Reviews

Review: Moonlight in Vermont – Kacy Cross

Review: Moonlight in Vermont – Kacy CrossMoonlight in Vermont
by Kacy Cross
Publisher: Hallmark Publishing
Publication Date: January 2, 2018
Genres: Romance
Pages: 182
Source: NetGalley

I received an advance review copy of this book from NetGalley. This does not affect my opinion of the book or the content of my review.

My rating: One StarOne StarOne StarOne Star

Some of the best things in life are worth the wait...

Fiona Rangely loves her fast-paced life as a high-end real estate broker in New York City. Or at least, she does until her boyfriend dumps her, claiming that he doesn’t get enough of her time.

She retreats to her family’s quaint Vermont Inn to evaluate her life...but her ex-boyfriend soon shows up with a brand new girlfriend. Fiona quickly devises a plan to win him back: pretend the handsome and laid-back head chef Derek is her new boyfriend!

Will her ex realize what he’s missing? And will Fiona herself start seeing life--and love—in a new light?

This fun, feel-good romance includes a free exclusive recipe for Maple Glazed Sea Scallops.

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4 stars icon contemporary icon romance icon


“How else did you keep memories alive other than to hang on to the places where they’d been created?”

This is the second Hallmark movie-to-book that I’ve read (the previous one was Journey Back to Christmas), and, again, it’s heartwarming, sweet, and a bit (maple) sappy.  It’s also adorably silly.  Due to their professions, there’s both real estate (after being dumped, Fiona moans “what if I’m like that half duplex that just sits on the market forever?”) and food (Derek thinks she’s “more pleasing to the eye than a clean kitchen at the end of the day”) comparisons.  So, yeah, dad-jokes abound, but, for the most part, the book’s so darn fluffy and sweet that it’s hard to fault it for being, well, as corny as a Hallmark movie.

“Memories lived in the boards underfoot, in the walls surrounding you. In the ceiling that had seen years of laughter and tears.”

Fiona is constantly on-the-go, with her cellphone permanently melded to her hand, since she makes herself available to her real estate clients at all times.  She prides herself on finding them not just a place to live, but a place to make a home.  She’s successful, loves her job, and content in her relationship – at least until her boyfriend dumps her.  Devastated, her friend Angela convinces her to take a vacation to her family’s inn in Vermont, despite her guilt – she’s much too busy to call or visit her family regularly, and she still holds a grudge against her dad for selling their family home in NYC after her mother died.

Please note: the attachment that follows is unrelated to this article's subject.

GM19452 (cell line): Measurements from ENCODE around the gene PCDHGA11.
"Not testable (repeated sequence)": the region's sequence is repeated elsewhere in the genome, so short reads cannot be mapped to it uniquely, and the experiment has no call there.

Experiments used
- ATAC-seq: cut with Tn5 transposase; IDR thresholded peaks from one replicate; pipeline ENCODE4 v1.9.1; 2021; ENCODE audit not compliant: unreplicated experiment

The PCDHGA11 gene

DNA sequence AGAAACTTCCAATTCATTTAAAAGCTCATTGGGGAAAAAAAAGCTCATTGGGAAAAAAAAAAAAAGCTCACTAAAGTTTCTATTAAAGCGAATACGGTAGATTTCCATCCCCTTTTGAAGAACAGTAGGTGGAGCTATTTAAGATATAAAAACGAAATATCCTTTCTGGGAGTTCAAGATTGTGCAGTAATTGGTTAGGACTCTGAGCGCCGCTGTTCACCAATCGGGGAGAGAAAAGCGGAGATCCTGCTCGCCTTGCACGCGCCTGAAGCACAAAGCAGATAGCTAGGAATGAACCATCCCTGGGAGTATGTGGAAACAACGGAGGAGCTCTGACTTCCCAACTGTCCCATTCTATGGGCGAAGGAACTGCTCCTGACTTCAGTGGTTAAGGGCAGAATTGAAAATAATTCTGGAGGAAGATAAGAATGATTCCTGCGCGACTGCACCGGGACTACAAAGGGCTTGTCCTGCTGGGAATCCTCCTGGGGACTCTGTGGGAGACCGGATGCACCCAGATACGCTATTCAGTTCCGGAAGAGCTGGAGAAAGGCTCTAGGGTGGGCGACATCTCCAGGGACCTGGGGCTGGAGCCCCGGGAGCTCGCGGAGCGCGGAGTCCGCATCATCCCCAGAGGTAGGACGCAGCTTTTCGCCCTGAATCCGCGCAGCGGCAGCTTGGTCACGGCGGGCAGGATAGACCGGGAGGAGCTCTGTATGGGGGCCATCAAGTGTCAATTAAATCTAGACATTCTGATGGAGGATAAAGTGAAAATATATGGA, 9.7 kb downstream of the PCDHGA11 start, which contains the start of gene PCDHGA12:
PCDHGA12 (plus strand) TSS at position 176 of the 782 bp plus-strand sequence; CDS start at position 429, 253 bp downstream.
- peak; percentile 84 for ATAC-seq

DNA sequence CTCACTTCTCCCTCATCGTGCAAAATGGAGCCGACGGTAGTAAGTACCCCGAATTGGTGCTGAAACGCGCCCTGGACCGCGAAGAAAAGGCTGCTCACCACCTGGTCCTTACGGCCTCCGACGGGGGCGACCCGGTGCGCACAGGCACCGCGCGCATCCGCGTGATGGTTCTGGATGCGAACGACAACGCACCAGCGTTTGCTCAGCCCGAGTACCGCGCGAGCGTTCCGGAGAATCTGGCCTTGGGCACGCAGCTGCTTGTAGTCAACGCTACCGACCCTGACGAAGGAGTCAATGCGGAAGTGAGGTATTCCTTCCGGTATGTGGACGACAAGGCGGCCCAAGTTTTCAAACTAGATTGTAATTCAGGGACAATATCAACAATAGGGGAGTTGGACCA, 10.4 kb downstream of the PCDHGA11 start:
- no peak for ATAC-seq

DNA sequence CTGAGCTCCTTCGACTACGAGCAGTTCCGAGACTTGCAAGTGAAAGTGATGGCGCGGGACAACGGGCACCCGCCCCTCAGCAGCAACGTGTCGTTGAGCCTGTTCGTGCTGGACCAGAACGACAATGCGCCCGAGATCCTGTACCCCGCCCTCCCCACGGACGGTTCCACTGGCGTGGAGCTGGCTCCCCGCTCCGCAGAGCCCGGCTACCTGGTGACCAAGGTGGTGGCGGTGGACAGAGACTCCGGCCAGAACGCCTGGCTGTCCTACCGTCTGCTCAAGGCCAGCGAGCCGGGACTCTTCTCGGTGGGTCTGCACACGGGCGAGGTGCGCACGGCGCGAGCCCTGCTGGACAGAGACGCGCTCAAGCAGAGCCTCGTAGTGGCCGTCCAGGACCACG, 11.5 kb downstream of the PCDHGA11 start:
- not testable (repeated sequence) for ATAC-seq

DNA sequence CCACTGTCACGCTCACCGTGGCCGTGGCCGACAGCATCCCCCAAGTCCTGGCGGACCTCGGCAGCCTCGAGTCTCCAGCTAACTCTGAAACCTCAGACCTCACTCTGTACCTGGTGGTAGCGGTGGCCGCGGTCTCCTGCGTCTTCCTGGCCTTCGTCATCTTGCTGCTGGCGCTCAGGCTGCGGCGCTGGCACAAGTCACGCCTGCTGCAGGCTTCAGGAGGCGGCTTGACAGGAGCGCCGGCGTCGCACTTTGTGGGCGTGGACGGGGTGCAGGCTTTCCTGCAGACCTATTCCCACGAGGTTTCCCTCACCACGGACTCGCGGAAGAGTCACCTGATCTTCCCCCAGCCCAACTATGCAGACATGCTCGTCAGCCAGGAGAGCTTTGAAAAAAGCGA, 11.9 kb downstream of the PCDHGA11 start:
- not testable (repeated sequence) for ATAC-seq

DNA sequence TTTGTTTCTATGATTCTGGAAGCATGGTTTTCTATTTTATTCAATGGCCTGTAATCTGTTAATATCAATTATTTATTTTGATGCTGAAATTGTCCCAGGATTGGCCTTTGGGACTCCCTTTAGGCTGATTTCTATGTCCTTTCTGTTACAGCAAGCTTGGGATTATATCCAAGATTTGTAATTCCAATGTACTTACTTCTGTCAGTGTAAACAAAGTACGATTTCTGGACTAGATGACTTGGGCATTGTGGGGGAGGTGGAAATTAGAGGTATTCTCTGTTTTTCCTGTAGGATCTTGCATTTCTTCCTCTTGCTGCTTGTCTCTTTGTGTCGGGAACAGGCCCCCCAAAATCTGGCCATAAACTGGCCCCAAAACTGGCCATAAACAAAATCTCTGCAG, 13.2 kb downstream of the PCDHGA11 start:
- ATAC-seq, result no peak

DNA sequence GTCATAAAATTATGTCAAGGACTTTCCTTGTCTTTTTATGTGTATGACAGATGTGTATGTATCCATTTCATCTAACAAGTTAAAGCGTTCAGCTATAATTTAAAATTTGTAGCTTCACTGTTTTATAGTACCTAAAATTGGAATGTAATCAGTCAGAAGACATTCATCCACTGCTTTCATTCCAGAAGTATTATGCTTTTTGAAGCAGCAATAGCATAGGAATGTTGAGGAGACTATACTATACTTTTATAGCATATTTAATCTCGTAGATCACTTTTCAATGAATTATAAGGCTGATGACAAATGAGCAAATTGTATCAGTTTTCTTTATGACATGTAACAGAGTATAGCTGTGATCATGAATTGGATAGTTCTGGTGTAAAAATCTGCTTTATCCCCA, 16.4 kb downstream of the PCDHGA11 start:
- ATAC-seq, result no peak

“She had caffeine addict written all over her. She’d need it to speed through her day as she missed all the greatness of Vermont around her because she was too much in a hurry to appreciate the small things.”

Derek, the new cook at her family’s inn, is still recovering from his own failed relationship.  At first, they clash horribly, with a lot of smirking on Derek’s part and bratty sarcastic teen behavior on Fiona’s.  Despite her “big mouth and speed demon tendencies,” though, there’s a spark between them, and when Fiona runs into her ex and his brand new girlfriend, she concocts a dopey plan to have Derek pretend to be her new boyfriend (without asking him first, of course).  Eventually, of course, they figure out together when to go fast (pancake eating contest) and slow (kissing).  This is even a two-for-one romance as we also get to see a relationship develop between Fiona’s friend, Angela, and her brother.

“The best dishes of my life… My grandma’s wedding meatballs. My dad’s shepherd’s pie. Maple torte on my aunt’s birthday. To me, food isn’t about perfection. It’s about love…and family…and tradition.”

The plot is predictable, and everything gets wrapped up nicely in the end, of course, complete with a wedding and baby in the epilogue.  Fiona learns how to slow down, a conflict at the inn is resolved, and Fiona and her dad finally have an actual conversation, where she learns that, basically, she’s been acting on a wrong assumption for years.  Besides that, I had two main issues with the book.  The first is Fiona’s behavior – she really acts like an immature spoiled brat at times in how she treats her family and friends.  Secondly, I felt awful for Fiona’s ex’s new girlfriend, Hayley.  While I didn’t think Fiona’s ex was much of a catch – he definitely gave off “bro” vibes and seemed to not want to put any work into his relationships – Hayley had done nothing wrong and overall came off as a very sweet person.  She’s probably better off without the jerk, honestly, but it still felt like an awful thing for Fiona to do, and I wished Fiona had shown more remorse for that.

And now, I leave you with my favorite quote from the book, Derek’s thoughts when he realizes he’s in love with Fiona.

“Fiona was better than a perfect pie crust, far superior to getting the right crispiness to the bacon in his maple bacon pork loin, and definitely more pleasing to the eye than a clean kitchen at the end of the day.”

Fluffy, sappy, and sweet.  Perfect book candy!

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